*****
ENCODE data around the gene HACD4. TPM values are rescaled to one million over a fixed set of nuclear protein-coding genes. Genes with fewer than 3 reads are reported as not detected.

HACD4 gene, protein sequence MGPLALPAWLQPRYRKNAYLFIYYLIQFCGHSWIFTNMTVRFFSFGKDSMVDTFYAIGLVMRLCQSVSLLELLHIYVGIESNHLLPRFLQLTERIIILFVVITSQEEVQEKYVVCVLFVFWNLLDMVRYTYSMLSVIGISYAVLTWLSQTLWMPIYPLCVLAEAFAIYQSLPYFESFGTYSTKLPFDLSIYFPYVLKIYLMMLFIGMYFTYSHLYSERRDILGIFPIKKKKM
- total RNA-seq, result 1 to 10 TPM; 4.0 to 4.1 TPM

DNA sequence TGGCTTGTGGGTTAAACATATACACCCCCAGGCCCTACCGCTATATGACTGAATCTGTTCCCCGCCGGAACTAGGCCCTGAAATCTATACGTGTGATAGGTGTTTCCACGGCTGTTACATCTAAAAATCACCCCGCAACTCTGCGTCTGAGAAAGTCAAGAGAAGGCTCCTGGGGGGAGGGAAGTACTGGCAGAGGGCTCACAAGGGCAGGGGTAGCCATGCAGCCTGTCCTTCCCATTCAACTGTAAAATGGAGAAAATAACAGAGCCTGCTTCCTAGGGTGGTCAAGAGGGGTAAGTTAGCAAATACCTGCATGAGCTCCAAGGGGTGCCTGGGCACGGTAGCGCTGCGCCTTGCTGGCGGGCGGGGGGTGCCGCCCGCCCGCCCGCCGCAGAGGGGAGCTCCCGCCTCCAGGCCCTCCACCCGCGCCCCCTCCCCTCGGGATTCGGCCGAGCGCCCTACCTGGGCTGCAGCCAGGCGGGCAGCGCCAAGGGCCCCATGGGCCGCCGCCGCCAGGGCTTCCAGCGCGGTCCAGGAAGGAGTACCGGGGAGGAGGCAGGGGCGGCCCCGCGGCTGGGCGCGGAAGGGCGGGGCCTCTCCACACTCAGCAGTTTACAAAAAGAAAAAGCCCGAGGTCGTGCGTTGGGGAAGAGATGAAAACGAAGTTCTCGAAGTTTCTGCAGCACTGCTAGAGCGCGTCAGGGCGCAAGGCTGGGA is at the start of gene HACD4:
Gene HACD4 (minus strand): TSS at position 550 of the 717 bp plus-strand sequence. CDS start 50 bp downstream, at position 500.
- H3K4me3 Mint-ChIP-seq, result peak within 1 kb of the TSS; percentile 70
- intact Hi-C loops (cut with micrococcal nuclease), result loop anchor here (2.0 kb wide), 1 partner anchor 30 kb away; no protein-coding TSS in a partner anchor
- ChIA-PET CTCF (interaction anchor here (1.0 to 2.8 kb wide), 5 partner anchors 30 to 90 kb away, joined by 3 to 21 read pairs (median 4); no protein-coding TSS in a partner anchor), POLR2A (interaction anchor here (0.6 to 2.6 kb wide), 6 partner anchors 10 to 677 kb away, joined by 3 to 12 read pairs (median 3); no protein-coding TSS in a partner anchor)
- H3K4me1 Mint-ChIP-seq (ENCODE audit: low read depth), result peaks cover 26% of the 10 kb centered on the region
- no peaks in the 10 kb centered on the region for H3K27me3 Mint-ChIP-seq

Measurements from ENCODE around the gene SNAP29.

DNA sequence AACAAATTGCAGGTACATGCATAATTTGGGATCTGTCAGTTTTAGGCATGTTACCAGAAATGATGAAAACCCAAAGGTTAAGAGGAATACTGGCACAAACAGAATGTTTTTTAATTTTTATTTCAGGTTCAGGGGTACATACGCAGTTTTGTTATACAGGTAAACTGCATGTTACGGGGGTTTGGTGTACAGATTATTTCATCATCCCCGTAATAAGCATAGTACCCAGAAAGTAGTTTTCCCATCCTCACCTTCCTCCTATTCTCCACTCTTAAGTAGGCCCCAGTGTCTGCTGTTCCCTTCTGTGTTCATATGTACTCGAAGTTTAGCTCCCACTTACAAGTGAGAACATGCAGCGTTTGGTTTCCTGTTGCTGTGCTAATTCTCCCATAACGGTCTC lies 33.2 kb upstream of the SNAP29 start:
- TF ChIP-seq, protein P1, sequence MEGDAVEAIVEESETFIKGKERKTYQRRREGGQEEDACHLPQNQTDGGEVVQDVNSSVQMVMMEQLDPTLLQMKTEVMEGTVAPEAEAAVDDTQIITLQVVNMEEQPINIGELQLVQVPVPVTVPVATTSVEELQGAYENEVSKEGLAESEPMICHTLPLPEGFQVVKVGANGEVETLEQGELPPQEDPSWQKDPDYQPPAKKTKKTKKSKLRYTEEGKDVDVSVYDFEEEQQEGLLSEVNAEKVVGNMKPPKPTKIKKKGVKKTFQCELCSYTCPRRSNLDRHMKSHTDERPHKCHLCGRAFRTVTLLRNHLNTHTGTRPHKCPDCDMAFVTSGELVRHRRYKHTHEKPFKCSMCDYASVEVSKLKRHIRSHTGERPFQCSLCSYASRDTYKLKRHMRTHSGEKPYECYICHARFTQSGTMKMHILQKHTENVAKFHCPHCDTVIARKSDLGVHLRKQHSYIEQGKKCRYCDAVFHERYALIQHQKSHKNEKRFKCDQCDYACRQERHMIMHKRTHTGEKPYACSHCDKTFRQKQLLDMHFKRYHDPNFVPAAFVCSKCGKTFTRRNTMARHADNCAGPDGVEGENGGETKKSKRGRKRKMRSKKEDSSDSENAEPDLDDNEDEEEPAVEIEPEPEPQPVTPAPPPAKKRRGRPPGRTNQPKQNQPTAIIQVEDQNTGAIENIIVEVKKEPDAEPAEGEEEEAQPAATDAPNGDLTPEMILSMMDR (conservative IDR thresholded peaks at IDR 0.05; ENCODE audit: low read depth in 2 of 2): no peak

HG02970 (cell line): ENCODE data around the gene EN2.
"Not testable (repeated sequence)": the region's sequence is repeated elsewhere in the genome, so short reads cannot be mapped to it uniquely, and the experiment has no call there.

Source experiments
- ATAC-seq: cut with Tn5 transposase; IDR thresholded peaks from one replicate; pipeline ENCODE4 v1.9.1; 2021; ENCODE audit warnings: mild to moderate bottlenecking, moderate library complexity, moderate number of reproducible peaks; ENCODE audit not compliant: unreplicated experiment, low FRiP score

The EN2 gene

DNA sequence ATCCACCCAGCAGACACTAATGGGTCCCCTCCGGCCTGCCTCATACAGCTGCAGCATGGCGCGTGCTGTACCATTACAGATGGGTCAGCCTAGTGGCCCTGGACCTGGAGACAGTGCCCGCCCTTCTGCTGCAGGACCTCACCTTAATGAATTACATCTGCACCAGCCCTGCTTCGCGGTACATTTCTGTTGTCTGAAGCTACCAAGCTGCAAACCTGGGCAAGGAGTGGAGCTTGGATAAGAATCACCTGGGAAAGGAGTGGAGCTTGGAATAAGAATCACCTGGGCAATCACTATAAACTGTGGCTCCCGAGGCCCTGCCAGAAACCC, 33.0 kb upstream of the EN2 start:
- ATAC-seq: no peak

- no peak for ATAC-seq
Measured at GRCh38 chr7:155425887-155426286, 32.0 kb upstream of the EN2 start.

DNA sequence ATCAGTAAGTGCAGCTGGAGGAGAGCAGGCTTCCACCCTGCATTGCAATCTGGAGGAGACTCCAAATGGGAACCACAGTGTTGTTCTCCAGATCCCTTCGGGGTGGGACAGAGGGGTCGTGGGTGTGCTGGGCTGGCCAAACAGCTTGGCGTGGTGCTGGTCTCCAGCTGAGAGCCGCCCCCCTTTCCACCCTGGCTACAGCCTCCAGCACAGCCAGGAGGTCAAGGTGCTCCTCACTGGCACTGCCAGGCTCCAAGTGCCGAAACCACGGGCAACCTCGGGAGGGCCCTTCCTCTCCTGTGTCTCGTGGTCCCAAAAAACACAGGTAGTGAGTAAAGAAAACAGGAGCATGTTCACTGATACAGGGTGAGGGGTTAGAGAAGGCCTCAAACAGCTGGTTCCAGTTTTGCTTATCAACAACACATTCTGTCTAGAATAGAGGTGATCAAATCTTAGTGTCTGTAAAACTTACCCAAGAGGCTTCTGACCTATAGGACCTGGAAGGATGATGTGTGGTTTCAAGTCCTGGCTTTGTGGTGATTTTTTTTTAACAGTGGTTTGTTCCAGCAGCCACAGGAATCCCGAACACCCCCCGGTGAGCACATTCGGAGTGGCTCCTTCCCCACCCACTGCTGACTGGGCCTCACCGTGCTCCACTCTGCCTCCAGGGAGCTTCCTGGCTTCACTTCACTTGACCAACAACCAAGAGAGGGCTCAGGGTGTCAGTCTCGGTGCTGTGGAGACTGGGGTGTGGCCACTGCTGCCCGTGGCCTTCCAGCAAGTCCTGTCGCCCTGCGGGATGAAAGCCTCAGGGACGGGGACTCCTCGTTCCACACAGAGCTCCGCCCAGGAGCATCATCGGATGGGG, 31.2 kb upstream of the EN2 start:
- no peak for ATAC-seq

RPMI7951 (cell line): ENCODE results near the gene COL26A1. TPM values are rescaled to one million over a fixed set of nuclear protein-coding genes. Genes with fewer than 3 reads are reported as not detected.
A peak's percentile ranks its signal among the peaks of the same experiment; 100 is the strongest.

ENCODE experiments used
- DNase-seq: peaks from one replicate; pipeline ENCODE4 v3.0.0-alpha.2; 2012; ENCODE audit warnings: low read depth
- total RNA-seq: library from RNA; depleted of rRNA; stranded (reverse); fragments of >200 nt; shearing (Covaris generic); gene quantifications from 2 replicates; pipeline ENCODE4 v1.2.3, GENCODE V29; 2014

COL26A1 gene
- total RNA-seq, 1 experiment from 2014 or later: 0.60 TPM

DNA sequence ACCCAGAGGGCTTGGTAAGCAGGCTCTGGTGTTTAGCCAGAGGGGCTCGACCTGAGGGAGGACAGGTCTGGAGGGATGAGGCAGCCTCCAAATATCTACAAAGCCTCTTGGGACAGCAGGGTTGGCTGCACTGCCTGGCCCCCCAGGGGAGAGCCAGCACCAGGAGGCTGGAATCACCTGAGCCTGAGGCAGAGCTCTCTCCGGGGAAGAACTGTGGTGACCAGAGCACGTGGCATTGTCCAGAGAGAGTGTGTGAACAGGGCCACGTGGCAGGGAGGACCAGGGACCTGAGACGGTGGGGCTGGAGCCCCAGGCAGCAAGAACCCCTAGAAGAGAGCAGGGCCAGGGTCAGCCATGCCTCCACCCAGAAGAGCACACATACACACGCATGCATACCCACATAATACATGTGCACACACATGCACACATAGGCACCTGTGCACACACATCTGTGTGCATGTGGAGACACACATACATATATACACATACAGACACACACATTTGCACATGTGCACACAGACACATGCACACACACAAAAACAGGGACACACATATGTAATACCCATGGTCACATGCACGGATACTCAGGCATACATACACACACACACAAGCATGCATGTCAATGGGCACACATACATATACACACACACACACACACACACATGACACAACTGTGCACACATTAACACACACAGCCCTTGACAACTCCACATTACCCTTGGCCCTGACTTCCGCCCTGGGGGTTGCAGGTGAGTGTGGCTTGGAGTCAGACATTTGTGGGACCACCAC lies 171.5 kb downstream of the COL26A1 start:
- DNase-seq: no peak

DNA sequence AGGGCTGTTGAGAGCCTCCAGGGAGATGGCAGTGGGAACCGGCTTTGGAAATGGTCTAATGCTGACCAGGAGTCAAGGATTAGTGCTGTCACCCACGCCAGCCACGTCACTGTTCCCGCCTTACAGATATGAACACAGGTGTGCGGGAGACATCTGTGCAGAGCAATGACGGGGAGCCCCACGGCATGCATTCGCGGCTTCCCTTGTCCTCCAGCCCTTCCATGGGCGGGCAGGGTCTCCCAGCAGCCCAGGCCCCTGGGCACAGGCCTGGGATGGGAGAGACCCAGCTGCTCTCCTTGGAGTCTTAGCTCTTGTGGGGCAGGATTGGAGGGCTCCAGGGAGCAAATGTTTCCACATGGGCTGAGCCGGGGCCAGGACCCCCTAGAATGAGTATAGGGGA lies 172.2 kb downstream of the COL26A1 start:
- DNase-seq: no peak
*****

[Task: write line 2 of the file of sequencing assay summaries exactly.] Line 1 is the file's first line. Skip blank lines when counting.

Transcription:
HACD4 gene, protein sequence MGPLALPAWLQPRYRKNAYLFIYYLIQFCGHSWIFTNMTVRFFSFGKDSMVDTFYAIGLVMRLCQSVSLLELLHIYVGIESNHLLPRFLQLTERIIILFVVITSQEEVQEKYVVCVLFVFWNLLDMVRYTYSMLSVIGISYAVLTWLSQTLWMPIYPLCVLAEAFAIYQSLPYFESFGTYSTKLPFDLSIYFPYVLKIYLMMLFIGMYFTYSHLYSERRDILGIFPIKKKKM